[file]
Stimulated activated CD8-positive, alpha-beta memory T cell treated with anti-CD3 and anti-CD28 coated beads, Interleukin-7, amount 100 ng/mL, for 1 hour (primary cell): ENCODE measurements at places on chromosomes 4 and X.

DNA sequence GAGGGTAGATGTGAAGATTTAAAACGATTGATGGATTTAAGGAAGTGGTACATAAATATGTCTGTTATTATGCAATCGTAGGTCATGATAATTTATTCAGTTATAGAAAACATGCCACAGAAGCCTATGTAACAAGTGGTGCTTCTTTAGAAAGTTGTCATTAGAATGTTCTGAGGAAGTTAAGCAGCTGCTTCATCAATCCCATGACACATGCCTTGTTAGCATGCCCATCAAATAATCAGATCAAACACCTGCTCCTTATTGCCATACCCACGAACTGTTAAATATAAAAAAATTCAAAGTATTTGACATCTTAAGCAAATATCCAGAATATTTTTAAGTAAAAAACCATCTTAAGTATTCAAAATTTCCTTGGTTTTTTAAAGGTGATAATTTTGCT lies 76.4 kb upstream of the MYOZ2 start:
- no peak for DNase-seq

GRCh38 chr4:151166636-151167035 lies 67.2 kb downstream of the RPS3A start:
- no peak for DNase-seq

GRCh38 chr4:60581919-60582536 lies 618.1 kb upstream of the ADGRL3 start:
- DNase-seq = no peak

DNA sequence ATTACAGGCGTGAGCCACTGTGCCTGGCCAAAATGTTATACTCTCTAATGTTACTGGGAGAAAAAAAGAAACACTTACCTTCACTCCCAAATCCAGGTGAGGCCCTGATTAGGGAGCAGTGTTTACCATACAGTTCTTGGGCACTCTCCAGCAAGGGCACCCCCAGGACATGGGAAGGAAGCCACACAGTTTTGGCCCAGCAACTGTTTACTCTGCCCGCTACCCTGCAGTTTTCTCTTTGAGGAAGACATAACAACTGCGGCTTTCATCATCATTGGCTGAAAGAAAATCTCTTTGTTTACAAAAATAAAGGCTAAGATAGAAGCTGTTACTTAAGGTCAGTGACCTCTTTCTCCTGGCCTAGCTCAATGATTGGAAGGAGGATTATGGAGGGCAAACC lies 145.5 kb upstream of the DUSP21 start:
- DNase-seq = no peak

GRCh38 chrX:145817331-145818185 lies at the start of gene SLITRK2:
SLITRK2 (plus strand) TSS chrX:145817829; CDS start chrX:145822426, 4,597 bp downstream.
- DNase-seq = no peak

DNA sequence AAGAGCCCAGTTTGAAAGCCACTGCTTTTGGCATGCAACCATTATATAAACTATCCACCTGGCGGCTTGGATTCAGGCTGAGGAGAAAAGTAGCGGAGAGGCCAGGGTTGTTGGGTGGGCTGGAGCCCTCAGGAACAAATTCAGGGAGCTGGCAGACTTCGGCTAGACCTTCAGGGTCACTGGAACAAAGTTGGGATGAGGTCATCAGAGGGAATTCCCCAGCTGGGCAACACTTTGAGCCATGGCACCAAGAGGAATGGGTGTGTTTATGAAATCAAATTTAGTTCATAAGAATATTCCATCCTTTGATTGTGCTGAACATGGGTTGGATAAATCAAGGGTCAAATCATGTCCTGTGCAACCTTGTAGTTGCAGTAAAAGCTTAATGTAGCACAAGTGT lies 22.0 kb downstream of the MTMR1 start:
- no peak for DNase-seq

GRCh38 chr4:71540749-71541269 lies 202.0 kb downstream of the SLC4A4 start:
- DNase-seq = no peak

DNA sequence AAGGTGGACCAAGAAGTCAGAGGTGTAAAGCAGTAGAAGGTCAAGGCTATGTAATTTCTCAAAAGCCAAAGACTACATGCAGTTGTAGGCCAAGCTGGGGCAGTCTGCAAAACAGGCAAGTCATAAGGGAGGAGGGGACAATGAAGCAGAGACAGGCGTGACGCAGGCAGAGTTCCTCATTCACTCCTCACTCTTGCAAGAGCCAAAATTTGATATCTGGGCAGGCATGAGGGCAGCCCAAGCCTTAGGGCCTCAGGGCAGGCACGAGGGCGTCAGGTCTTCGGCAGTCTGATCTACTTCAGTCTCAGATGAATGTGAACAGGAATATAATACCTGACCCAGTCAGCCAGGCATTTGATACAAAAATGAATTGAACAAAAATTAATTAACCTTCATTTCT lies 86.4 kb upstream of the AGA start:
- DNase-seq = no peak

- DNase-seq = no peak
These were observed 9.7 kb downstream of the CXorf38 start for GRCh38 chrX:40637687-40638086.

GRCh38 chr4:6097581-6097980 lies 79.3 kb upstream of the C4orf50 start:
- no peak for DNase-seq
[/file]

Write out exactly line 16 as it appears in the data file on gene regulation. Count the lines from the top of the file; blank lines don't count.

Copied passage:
- DNase-seq = no peak